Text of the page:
Star-Bulletin Features

Wednesday, October 10, 2001

Culinary students Nolan Brown, left, and Aaron Kwok
are ready to serve at Ho'okipa on the Royal Hawaiian Hotel lawn.

Delay paid off for
KCC’s Ho‘okipa

By Betty Shimabukuro

The teachers' strike back in April was a setback that turned into a boon for Kapiolani Community College's Ho'okipa celebration.

The annual fund-raiser for the school's Food Service and Hospitality program had to be moved from spring to fall because of the strike, but the extra months gained by the postponement translated into $60,000 more in ticket sales, coordinator Kelvin Ro says.

"We were so bummed because of the strike, but it was a blessing in disguise."

The Ho'okipa went on Friday night, and despite competition (and traffic congestion) posed by the Waikiki Ho'olaule'a the same night, 600 people showed up to partake of food prepared by KCC culinary students and their chef/instructors.

The event raised more than $170,000, with the school expecting to net about $125,000. "Who would think a public school could raise that kind of money?" Ro said.

It was a distinctively creative event in the way it raised money. Consider the awarding of the centerpieces after dinner, for example. Instead of the traditional lucky number games, etc., mini auctions were held at each table. The catch was that each centerpiece came with a secret prize -- grand prize being dinner for 30 at KCC's Ka 'Ikena dining room. There were also restaurant gift certificates, bottles of wine and one neighbor island trip.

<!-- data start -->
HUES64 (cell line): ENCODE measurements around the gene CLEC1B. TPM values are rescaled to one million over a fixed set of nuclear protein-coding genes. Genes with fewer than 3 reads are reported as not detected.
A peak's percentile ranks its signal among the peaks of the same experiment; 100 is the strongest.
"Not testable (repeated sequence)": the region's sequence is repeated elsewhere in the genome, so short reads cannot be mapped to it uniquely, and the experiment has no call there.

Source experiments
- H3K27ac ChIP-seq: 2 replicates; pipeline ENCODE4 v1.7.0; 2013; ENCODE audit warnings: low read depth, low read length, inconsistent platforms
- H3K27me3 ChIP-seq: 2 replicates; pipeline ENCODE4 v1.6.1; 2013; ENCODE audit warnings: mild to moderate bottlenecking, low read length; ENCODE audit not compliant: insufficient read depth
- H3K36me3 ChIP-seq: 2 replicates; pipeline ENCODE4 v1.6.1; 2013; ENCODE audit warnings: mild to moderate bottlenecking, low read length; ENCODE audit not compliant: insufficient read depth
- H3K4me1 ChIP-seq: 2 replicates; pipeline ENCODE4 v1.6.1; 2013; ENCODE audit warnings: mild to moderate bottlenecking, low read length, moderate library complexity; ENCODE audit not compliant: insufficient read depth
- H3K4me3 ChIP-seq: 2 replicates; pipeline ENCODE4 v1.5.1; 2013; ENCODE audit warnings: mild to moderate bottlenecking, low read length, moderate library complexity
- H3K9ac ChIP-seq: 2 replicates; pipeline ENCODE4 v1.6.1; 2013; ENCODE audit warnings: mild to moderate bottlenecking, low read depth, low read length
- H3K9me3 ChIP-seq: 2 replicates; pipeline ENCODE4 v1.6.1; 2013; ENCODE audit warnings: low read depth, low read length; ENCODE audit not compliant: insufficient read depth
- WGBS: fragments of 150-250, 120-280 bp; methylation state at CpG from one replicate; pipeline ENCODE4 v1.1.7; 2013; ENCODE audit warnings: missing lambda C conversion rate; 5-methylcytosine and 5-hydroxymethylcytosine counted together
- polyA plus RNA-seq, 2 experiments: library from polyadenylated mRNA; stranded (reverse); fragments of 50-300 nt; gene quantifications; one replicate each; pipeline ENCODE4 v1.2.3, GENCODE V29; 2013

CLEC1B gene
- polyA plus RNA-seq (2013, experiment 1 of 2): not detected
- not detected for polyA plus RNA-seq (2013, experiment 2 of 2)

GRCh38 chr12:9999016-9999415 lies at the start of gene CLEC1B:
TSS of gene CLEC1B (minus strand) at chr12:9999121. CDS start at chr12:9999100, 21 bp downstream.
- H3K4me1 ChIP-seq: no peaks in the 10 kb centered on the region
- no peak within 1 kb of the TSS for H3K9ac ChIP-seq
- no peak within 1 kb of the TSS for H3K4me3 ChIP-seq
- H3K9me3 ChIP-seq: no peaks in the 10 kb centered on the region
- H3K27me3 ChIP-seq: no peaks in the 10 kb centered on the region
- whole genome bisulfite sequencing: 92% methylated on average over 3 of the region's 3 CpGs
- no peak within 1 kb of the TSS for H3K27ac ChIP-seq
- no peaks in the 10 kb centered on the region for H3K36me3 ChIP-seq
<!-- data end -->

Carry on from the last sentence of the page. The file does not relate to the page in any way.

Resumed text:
"Some people bid $2 and some people bid $1,000," Ro said. The little enterprise raised $2,400, "so that paid for the centerpieces and the leis."

The key with an event like this, Ro said, is you can't rely solely on ticket sales. Ho'okipa tickets went for $100 to $200 and tables for up to $10,000, but heavy-duty donations kept expenses down and profits up. The Royal Hawaiian Hotel, for example, donated a ballroom and its open lawn for the event. Much of the food and all the liquor was donated by vendors, and entertainers Robert Cazimero, his halau, Danny Kaleikini and Jimmy Kaina all gave their time.

Through an event of this scale, the Food Service and Hospitality program -- with its 1,000 students -- proves itself a player in the tourism industry, Ro said. And truthfully, this is an industry that could use some good news right now.

"The biggest impact we had was getting the awareness out. ... awareness that our program is important to the state," he said.

The Ho'okipa program included the awarding of the first Mixed Plate Scholarship, donated by KITV news anchor Pamela Young and named for her television specials.

Young is donating $750 a year to fund a semester's study for a KCC culinary student. The first winner, selected based on a recipe contest and cookoff, was Julian Draves. Draves' winning dish was Stuffed Collard Greens in a Jalapeño Vinaigrette.

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